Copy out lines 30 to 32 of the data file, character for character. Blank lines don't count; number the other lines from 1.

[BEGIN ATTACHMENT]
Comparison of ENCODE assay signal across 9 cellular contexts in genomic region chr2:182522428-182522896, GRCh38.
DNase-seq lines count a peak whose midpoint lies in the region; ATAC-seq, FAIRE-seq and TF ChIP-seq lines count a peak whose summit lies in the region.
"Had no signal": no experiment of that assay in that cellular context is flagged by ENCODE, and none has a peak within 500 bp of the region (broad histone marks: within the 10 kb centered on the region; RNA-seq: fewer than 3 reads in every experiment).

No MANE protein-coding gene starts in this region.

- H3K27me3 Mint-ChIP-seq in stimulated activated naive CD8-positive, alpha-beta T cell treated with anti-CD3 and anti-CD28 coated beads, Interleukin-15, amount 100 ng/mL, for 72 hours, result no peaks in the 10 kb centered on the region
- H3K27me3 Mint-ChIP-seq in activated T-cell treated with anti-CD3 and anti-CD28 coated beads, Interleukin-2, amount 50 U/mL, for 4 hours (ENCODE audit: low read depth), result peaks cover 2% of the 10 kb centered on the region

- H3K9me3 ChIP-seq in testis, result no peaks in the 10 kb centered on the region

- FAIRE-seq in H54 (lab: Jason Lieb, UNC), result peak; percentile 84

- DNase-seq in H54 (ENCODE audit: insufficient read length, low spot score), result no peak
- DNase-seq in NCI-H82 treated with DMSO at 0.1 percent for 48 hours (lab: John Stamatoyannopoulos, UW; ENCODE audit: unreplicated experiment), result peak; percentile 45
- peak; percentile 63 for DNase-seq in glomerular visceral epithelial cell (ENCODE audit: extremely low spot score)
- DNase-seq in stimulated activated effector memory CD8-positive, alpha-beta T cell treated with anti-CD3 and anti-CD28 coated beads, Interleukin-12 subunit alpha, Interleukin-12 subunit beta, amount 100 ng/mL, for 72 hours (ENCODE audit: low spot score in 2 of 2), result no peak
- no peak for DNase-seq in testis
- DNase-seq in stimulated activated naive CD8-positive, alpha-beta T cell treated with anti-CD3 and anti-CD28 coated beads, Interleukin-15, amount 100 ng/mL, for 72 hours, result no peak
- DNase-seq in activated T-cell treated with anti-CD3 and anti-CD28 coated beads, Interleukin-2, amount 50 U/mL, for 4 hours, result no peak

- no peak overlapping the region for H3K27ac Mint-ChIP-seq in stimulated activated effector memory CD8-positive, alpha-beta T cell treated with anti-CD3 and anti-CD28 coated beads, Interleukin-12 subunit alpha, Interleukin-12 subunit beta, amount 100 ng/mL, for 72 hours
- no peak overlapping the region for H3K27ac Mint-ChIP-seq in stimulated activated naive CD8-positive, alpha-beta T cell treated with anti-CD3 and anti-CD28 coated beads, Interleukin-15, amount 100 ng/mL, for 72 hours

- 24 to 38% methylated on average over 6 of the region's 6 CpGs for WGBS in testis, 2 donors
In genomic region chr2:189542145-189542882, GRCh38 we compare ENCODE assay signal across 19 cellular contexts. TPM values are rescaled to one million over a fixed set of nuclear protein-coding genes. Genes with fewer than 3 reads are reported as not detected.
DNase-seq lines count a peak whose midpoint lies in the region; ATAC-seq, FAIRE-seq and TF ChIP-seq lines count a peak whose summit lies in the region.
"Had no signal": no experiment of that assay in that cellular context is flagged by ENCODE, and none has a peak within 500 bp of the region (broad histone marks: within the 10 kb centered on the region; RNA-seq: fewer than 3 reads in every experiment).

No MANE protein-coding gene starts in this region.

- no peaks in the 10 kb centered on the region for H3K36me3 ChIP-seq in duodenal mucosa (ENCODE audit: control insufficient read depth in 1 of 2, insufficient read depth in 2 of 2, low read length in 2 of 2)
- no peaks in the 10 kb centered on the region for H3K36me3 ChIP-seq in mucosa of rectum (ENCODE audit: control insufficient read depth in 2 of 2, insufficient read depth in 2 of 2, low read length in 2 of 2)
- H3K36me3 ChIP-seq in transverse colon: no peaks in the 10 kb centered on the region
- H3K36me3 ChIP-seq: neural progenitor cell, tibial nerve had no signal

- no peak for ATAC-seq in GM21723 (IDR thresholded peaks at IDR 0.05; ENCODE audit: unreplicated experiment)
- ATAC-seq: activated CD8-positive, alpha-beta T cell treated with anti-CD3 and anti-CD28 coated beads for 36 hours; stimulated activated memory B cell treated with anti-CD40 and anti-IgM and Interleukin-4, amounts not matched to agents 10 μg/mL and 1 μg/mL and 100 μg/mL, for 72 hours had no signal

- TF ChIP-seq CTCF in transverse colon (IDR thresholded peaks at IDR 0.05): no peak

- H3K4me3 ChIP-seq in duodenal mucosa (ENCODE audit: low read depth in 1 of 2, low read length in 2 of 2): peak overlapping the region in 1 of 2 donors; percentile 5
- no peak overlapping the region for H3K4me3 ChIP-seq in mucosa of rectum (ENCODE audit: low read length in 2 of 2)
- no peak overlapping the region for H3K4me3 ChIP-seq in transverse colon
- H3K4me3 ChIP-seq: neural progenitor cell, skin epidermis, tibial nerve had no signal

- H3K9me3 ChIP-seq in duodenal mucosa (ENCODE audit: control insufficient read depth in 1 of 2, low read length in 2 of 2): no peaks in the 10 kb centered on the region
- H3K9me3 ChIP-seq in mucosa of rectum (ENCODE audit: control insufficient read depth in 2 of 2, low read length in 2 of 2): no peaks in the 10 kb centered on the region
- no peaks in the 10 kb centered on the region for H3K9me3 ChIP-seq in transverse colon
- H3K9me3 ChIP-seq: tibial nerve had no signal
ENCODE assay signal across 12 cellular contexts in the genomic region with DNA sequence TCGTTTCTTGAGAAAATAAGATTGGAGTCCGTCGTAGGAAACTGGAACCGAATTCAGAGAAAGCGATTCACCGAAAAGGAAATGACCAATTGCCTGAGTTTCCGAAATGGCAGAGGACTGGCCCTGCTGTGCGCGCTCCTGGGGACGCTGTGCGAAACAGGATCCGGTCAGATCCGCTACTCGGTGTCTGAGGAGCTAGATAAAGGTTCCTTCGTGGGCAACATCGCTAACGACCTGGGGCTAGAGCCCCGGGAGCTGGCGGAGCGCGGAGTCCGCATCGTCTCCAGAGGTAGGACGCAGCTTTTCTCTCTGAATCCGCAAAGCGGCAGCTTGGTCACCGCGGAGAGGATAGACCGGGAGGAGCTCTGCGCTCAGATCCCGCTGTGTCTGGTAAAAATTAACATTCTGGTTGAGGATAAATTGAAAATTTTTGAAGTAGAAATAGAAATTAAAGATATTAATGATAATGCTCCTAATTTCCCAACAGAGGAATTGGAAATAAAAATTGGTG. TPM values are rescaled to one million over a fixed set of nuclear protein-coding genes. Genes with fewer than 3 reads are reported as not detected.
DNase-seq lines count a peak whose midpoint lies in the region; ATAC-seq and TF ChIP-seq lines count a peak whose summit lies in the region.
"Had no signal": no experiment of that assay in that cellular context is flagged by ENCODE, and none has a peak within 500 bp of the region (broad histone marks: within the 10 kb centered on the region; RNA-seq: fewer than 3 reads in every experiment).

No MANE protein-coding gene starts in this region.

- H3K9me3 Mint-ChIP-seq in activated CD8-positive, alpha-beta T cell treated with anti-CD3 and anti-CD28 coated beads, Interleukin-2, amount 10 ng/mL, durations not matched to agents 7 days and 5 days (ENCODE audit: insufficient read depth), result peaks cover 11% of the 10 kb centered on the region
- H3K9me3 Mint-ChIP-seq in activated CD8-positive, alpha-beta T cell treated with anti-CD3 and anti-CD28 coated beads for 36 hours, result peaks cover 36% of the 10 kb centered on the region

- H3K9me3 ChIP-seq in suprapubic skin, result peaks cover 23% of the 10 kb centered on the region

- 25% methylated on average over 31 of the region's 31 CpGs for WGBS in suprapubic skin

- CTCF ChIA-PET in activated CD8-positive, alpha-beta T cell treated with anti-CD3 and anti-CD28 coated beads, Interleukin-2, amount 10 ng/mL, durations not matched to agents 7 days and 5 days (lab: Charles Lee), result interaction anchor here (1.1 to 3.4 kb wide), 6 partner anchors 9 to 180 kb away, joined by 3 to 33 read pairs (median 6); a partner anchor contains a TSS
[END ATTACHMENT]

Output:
- H3K4me3 ChIP-seq in duodenal mucosa (ENCODE audit: low read depth in 1 of 2, low read length in 2 of 2): peak overlapping the region in 1 of 2 donors; percentile 5
- no peak overlapping the region for H3K4me3 ChIP-seq in mucosa of rectum (ENCODE audit: low read length in 2 of 2)
- no peak overlapping the region for H3K4me3 ChIP-seq in transverse colon